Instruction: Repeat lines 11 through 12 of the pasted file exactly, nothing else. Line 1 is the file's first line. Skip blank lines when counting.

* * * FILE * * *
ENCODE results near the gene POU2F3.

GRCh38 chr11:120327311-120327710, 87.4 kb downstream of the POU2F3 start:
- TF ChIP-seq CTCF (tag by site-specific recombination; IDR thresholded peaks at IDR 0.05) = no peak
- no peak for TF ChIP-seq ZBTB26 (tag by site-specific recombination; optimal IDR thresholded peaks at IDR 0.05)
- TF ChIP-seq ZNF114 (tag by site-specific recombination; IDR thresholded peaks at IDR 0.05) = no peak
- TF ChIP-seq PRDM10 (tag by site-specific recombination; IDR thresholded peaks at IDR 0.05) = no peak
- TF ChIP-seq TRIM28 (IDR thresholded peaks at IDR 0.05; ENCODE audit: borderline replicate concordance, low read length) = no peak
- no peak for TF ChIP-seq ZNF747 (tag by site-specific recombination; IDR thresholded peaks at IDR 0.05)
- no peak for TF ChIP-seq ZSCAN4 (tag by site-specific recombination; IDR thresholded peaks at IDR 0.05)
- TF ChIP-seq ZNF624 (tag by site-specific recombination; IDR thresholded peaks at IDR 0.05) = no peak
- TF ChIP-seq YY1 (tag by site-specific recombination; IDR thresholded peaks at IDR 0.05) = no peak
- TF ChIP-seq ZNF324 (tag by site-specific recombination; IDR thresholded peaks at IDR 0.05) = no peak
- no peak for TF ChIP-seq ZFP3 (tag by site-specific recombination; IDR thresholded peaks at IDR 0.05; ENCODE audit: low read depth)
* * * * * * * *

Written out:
- TF ChIP-seq YY1 (tag by site-specific recombination; IDR thresholded peaks at IDR 0.05) = no peak
- TF ChIP-seq ZNF324 (tag by site-specific recombination; IDR thresholded peaks at IDR 0.05) = no peak